That day, out of his act of courage and protest, I felt in my heart of hearts that Karl Marx truly loved and cared for his comrade Oulu GPO, whose death had made Karl Marx forget that he was even an employee of the University of Nairobi, and made him become the old Karl Marx who had passionately addressed student Kamukunjis and led protests against both the authoritarian state and equally heavy handed university administration.
That was Karl Marl, a real, true comrade; shedding a tear for a fallen comrade, and seeing it with his own eyes that those of their ilk were being ”finished”, either through bullets like Oulu GPO and others before them, or through alcoholism and frustration like he,and others like him.
As if by divine coincidence, less than a month ago I finished writing a fiction Short Story titled ”Amnesty”, based on and inspired by the things we saw and went through at the University of Nairobi. In the story, I have a character called Karl Marx, radical and gifted orator, who gets killed during a protest on University Way. I did the story for a certain literary competition, depicting the pain and suffering families of such individuals face whenever they are either kicked out of the institution for their radical views or killed for their acts of defiance by what are believed to be state agents, and I had done the story in honor of all those who had suffered and continue to suffer, died even, in this thing we liked to call ”the struggle”.
Like in my short story, ”Amnesty”, where the lead character who is kicked out of the University of Nairobi for his close association with the fictional Karl Marx, and who suffers in his village and becomes a shame for his family, occasionally being pulled up by a truly loyal girlfriend, it takes a real miracle for the likes of the now departed Karl Marx’s to be pulled out of their situations.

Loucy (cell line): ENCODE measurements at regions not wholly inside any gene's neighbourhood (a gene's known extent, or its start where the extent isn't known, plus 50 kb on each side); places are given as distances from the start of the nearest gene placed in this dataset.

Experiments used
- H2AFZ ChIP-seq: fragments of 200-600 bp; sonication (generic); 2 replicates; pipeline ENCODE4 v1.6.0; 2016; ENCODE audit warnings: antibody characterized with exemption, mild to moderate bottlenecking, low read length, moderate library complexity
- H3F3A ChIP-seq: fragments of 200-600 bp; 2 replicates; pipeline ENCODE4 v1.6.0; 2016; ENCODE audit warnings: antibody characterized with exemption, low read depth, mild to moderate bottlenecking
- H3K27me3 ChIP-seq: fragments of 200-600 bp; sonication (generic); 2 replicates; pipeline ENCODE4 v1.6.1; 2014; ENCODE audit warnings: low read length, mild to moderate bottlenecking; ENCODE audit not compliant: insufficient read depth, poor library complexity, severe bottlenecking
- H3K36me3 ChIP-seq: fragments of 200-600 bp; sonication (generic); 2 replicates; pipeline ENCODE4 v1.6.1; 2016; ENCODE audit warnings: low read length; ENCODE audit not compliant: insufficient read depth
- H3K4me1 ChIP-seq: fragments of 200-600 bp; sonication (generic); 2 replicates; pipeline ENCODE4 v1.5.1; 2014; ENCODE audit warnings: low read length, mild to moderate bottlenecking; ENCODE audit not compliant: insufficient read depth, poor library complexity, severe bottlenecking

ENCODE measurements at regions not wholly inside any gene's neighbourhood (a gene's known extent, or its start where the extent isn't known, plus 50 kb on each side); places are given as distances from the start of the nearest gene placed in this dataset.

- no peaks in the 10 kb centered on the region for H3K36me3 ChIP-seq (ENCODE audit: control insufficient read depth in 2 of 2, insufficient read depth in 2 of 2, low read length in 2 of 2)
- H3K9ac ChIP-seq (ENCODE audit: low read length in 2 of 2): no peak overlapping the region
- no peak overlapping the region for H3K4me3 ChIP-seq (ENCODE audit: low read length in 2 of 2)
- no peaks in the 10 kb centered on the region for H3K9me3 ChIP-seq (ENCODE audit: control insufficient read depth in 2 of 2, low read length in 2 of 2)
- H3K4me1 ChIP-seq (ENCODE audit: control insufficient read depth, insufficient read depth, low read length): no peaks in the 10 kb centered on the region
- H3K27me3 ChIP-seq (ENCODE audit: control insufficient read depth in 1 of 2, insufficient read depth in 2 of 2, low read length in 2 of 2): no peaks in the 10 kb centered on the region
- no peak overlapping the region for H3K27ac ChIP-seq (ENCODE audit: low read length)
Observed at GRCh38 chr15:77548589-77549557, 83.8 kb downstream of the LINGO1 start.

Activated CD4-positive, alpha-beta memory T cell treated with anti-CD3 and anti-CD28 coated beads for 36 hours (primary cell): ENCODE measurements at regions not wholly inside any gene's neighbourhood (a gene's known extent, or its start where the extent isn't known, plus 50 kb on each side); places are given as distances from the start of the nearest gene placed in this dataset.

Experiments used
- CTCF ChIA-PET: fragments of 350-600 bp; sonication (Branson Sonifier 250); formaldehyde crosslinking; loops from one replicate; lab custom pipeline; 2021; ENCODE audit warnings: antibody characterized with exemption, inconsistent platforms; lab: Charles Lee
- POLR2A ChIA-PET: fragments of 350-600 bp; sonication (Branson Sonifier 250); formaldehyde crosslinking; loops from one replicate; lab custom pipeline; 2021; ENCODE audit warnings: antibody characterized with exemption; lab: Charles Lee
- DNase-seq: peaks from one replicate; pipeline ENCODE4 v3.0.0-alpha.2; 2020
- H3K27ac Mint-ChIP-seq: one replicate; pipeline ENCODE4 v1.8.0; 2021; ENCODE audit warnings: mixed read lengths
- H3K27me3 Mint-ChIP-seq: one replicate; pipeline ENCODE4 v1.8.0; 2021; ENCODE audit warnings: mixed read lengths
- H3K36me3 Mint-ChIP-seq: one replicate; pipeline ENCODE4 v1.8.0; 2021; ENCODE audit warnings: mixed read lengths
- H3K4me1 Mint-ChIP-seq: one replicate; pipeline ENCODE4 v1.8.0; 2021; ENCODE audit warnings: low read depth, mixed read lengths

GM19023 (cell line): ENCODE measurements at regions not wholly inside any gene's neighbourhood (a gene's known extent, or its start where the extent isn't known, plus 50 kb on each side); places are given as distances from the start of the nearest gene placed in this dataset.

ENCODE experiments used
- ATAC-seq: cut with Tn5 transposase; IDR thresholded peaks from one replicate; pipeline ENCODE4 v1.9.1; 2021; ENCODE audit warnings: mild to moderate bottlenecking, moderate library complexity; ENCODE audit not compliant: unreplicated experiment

The likes of Oulu GPO, kicked out of the university for three years, were helped by courageous girlfriends to keep going and not get broken down into shells of themselves. Maybe Christopher Owiro, Karl Marx, had no one to pull him up. Many others continue to go down this route; once absolutely brilliant young men who walked into the University of Nairobi, carrying the hopes and dreams of peasantry families with them, only to get there and get bitten by the radical student activism bug; eventually falling off the rail.
Some sacrifice their all, others betray them and begin pursuing money, leaving their comrades frustrated, high and dry. Others get promises of employment at the university, in exchange for spying against their colleagues. Others are allowed access to millions of unaccounted for shillings, in exchange for selling out their friends; all these realities that drive those who give their all and decide not to sell out alone and frustrated.
One day, these acts of darkness that have remained sanitized will come to haunt my generation, as we see some of our colleagues frustrated and drinking to their graves, some out of acts of the very selfish acts some of us engaged in. As some drive sleek cars, some keep plum university jobs earned through betrayal, we will forever be reminded that there once were the Oulu GPOs, there have been the Christopher Owiros. May we learn and re-look at our ways as some of us entrench ourselves deeper in the ways of the powerful and corrupt, at the expense of what we suffered and sacrificed for.
Christopher Owiro was found dead this morning in the marketplace in his village; a disheartening way for the one and only ”Karl Marx” who strode through the corridors of the great University of Nairobi like a colossus, colonizing podiums and sending shivers down the spines of the powers that be, including the then dreaded President of the Republic of Kenya, to bid farewell to a world that refused to embrace him back.
Rest In Peace Karl Marx. I will not hear you sing shirtless on State House Road again. Greet Oulu GPO and the rest of the table of comrades.
Death, always shaking us awake